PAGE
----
Biological invasions are largely thought to be contemporary, having recently increased sharply in the wake of globalization. However, human commerce had already become global by the mid-16th century when the Spanish connected the New World with Europe and Asia via their Manila galleon and West Indies trade routes. We use genetic data to trace the global invasion of one of the world's most widespread and invasive pest ants, the Tropical Fire Ant, Solenopsis geminata. Our...

Data from: IM-TORNADO: a tool for comparison of 16S reads from paired-end libraries

Patricio Jeraldo, Krishna Kalari, Xianfeng Chen, Jaysheel Bhavsar, Ashutosh Mangalam, Bryan White, Heidi Nelson, Jean-Pierre Kocher & Nicholas Chia
Motivation: 16S rDNA hypervariable tag sequencing has become the de facto method for accessing microbial diversity. Illumina paired-end sequencing, which produces two separate reads for each DNA fragment, has become the platform of choice for this application. However, when the two reads do not overlap, existing computational pipelines analyze data from read separately and underutilize the information contained in the paired-end reads. Results: We created a workflow known as Illinois Mayo Taxon Organization from RNA...

Data from: Plasticity in ploidy underlies plant fitness compensation to herbivore damage

Daniel R. Scholes & Ken N. Paige
How plants mitigate damage by animal herbivores is a fundamental ecological and evolutionary question of plant-animal interactions. Some plants can increase their fitness when damaged in a phenomenon termed “overcompensation.” Despite overcompensation being observed in a variety of plant species, its mechanistic basis remains elusive. Recent research has shown that the Arabidopsis thaliana genotype Columbia-4 employs endoreduplication, the replication of the genome without mitosis, following damage and that it overcompensates for seed yield. The related...

Data from: Task shifting interventions for cardiovascular risk reduction in low-and middle-income countries: a systematic review of randomized controlled trials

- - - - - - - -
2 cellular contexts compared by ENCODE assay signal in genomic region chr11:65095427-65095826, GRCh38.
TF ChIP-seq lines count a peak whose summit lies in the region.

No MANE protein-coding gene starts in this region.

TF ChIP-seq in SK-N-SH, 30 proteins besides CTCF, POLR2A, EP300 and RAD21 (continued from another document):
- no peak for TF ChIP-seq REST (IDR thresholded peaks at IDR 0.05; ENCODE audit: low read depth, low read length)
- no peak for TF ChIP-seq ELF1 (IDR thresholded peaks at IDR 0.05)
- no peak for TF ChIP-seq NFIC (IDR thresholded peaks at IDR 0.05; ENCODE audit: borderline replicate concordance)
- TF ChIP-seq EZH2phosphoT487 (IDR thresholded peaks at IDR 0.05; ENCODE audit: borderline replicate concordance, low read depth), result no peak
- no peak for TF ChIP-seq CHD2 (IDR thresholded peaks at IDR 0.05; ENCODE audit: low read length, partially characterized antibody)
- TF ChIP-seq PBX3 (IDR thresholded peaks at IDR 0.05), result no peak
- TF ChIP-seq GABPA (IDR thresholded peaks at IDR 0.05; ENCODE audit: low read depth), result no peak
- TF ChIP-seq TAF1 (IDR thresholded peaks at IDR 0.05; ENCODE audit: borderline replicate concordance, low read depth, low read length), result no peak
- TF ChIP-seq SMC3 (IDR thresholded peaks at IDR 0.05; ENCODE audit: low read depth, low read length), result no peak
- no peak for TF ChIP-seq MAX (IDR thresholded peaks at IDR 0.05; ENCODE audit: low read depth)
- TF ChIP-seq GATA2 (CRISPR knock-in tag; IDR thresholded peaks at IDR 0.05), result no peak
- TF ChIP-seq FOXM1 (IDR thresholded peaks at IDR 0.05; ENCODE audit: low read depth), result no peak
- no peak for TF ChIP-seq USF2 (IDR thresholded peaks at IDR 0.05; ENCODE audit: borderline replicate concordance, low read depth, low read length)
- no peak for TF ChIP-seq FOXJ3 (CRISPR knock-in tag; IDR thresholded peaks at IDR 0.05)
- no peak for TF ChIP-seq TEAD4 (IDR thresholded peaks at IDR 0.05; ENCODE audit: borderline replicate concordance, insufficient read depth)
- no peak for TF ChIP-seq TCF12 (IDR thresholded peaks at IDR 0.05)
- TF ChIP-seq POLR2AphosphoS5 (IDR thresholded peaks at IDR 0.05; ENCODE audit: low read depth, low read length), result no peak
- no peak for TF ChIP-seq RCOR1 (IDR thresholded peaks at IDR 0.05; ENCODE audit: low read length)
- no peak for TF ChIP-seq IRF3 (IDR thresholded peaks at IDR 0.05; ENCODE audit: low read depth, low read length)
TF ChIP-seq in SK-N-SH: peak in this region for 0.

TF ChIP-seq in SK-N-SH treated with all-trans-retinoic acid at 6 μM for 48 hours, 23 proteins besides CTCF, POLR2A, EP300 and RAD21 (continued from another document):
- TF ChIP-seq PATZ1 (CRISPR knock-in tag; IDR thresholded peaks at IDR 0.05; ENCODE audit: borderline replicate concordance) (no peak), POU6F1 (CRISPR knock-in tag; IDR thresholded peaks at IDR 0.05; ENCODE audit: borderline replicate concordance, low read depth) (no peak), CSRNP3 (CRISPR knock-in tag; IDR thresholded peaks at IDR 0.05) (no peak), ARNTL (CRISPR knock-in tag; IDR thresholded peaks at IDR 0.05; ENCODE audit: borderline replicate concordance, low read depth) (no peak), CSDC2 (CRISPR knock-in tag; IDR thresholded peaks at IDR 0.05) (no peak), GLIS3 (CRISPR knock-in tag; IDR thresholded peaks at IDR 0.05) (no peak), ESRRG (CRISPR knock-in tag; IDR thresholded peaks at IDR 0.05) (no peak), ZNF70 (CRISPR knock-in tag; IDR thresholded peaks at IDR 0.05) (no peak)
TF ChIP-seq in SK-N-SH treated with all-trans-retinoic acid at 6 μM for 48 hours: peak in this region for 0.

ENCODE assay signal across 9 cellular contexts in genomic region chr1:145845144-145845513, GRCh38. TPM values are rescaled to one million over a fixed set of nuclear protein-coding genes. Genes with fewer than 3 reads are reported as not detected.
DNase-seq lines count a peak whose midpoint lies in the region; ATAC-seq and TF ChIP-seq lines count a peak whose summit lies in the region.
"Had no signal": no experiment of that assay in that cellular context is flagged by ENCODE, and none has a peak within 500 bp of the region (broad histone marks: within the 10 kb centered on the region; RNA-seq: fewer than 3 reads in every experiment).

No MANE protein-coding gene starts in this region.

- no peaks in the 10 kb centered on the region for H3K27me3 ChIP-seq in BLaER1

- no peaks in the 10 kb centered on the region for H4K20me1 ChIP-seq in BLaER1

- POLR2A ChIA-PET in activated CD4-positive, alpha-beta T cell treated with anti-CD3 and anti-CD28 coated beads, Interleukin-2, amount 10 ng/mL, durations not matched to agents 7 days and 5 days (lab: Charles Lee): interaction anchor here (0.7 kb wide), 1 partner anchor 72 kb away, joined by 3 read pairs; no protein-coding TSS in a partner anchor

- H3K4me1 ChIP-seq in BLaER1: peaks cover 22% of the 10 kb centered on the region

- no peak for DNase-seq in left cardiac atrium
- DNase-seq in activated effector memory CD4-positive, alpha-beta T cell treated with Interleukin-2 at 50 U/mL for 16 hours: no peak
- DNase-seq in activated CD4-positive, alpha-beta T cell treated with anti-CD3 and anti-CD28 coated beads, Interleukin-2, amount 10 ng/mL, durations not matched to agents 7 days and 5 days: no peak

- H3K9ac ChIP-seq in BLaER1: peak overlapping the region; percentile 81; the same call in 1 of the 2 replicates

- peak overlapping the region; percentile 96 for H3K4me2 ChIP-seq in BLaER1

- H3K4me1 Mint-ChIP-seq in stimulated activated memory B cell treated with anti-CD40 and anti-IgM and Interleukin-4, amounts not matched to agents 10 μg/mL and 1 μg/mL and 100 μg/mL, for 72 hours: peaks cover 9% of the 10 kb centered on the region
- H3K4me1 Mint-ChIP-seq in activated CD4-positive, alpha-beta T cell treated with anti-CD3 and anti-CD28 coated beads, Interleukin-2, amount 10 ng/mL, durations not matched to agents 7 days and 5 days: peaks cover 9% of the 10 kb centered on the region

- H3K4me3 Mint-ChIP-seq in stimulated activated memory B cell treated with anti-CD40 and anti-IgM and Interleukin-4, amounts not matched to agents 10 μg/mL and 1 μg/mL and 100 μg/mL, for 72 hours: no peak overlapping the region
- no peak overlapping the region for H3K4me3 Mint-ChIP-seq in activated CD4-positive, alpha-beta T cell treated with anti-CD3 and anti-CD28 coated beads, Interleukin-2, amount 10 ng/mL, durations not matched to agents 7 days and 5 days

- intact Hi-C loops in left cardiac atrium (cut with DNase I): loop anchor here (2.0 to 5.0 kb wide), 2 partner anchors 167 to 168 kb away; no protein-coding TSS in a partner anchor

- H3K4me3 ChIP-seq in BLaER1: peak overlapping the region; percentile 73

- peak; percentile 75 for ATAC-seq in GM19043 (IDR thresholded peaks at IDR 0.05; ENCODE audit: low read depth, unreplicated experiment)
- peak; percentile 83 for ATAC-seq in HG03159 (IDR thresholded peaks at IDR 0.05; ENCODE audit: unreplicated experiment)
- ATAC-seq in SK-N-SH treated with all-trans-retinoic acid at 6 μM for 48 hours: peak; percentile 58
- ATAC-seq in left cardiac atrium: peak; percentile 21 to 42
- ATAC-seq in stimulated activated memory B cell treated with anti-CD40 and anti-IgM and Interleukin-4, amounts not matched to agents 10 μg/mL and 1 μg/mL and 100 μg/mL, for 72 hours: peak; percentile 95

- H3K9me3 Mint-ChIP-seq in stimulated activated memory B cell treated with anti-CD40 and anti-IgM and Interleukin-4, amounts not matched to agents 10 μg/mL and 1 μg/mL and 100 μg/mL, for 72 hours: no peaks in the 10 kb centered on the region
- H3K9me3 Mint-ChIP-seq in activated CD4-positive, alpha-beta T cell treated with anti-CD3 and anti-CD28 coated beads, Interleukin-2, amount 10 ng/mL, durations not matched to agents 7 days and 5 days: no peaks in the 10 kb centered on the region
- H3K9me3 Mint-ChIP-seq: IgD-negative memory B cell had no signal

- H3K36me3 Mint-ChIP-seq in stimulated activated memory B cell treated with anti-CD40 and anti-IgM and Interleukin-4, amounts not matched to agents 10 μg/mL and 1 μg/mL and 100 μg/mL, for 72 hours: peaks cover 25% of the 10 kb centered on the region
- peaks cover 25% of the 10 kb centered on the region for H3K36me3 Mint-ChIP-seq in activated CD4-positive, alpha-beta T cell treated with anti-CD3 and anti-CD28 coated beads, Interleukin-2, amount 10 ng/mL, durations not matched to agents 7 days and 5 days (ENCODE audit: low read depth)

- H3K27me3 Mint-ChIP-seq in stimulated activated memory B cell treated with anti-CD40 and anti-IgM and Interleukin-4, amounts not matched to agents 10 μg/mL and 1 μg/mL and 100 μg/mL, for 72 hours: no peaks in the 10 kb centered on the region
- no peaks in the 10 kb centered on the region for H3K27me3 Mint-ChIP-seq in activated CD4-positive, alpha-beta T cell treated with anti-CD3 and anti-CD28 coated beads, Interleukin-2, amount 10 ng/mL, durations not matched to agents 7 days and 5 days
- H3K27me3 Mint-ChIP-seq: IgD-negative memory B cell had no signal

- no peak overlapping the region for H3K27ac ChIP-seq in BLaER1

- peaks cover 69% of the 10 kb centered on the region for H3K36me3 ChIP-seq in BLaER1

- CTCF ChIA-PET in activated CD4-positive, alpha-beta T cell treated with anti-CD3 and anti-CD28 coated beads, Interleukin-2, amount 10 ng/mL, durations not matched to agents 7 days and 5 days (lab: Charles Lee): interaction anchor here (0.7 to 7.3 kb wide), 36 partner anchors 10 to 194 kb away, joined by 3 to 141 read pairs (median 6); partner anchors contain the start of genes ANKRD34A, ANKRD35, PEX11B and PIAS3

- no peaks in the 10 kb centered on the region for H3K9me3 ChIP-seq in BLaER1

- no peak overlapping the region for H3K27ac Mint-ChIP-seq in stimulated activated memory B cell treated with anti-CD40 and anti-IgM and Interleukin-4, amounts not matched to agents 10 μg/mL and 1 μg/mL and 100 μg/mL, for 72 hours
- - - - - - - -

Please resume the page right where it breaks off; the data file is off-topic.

Joyce Gyamfi, Gbenga Ogedegbe, Jacob Plange-Rhule, Alisa Surkis, Diana Margot Rosenthal, Collins Airhihenbuwa, Juliet Iwelunmor & Richard Cooper
Objective: To evaluate evidence from published randomised controlled trials (RCTs) for the use of task-shifting strategies for cardiovascular disease (CVD) risk reduction in low-income and middle-income countries (LMICs). Design: Systematic review of RCTs that utilised a task-shifting strategy in the management of CVD in LMICs. Data Sources: We searched the following databases for relevant RCTs: PubMed from the 1940s, EMBASE from 1974, Global Health from 1910, Ovid Health Star from 1966, Web of Knowledge from...

Data from: Paternal care in a fish: epigenetics and fitness enhancing effects on offspring anxiety

Katie E. McGhee & Alison M. Bell
In many animals, including humans, interactions with caring parents can have long-lasting effects on offspring sensitivity to stressors. However, whether these parental effects impact offspring fitness in nature is often unclear. In addition, despite evidence that maternal care can influence offspring behaviour via epigenetic alterations to the genome, it remains unclear whether paternal care has similar effects. Here, we show in three-spined sticklebacks, a fish in which fathers are the sole provider of offspring care,...

Data from: Identification of species in the angiosperm family Apiaceae using DNA barcodes

Jinxin Liu, Linchun Shi, Jianping Han, Geng Li, Heng Lu, Fanyun Meng, Stephen R. Downie, Jingyi Hou & Xiaoteng Zhou
Apiaceae (Umbelliferae) is a large angiosperm family that includes many medicinally important species. The ability to identify these species and their adulterants is important, yet difficult to do so because of their subtle fruit morphological differences and often lack of diagnostic features in preserved specimens. Moreover, dried roots are often the official medical organs, making visual identification to species almost impossible. DNA barcoding has been proposed as a powerful taxonomic tool for species identification. The...

Registration Year

  • 2014

Resource Types

  • Dataset


  • University of Illinois at Urbana Champaign
  • University of Illinois System
  • New York University Langone Medical Center
  • Kwame Nkrumah University of Science and Technology
  • University of Michigan-Ann Arbor
  • Nicolaus Copernicus University
  • University of Vermont
  • United States Department of Agriculture
  • Smithsonian Institution
  • Georgia Institute of Technology